a practical significance because we talk about thirty three million patients. who would otherwise that these trainee nurses have come to be inspired by dr work by looking at the first six hearts he transplanted some see the vital organ as the center of our emotions others as a pump but it's only understood as well as it is because of dr barnard and his teen tiny a page out cape town. sport coming up on the news hour and we'll see how small pollution is here the top level cricket match in india and the with that and the rest. december on al-jazeera we look back at twenty seventeen through the eyes of five families have been affected by some of the big stories of the year in an increasingly polarized world people in power sheds light on the darkest abuses of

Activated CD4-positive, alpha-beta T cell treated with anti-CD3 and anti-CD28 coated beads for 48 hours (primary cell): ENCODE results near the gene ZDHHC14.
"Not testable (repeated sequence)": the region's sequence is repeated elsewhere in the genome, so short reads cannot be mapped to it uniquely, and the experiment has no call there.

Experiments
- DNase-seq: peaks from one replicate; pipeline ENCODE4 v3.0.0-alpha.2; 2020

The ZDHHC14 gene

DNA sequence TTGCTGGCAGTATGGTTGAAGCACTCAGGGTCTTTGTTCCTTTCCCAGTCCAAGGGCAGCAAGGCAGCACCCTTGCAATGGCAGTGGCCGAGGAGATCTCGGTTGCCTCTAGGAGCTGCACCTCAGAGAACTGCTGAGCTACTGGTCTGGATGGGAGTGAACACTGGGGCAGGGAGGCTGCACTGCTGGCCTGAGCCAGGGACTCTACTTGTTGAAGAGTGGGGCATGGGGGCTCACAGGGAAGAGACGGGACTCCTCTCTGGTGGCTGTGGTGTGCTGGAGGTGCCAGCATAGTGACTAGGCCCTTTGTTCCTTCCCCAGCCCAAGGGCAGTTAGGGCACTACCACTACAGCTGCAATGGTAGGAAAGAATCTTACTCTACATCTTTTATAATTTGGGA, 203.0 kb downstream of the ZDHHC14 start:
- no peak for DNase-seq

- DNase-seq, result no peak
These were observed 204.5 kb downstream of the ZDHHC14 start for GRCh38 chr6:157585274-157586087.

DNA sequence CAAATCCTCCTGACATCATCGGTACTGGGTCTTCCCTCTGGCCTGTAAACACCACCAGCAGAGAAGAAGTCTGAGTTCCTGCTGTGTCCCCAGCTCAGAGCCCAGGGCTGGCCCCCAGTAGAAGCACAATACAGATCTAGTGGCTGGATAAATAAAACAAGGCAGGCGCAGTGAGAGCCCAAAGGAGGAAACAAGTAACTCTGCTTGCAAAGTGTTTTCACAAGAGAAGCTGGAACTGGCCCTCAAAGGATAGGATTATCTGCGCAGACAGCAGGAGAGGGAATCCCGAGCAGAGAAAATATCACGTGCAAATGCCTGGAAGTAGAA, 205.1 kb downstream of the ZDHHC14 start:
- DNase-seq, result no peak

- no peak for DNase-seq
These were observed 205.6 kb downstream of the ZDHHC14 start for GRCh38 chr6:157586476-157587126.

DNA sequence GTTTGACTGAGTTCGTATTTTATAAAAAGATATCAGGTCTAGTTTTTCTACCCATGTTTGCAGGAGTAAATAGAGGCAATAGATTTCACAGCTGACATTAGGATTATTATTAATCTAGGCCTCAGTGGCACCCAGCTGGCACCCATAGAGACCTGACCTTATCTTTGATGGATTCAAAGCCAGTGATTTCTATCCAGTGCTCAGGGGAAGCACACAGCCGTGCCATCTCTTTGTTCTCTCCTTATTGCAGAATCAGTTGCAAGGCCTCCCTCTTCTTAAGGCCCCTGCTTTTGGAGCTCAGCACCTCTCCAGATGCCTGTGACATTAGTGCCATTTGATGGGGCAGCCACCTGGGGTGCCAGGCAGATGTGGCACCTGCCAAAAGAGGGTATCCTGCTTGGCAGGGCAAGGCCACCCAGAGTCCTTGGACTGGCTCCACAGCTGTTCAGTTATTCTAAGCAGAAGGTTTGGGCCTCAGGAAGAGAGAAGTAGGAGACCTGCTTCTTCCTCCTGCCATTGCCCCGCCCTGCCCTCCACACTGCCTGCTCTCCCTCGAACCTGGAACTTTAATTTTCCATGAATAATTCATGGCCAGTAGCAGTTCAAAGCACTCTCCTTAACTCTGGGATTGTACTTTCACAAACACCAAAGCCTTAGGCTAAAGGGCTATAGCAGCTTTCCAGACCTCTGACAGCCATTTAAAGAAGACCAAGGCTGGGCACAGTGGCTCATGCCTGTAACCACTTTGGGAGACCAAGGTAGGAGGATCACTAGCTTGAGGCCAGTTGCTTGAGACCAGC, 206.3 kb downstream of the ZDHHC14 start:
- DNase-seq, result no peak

authority ten days of comprehensive coverage about nuclear arsenals around the globe and the impact they have on the diplomatic stage a special program dedicated to this year's nobel peace prize laureates i can and their pursuit of a nuclear weapon free world and we look ahead to the big stories that could dominate the headlines in twenty eighteen. december on al-jazeera. it is twenty five years since the first text message was sent to a foreign service revolutionize not only how we communicate but modern language and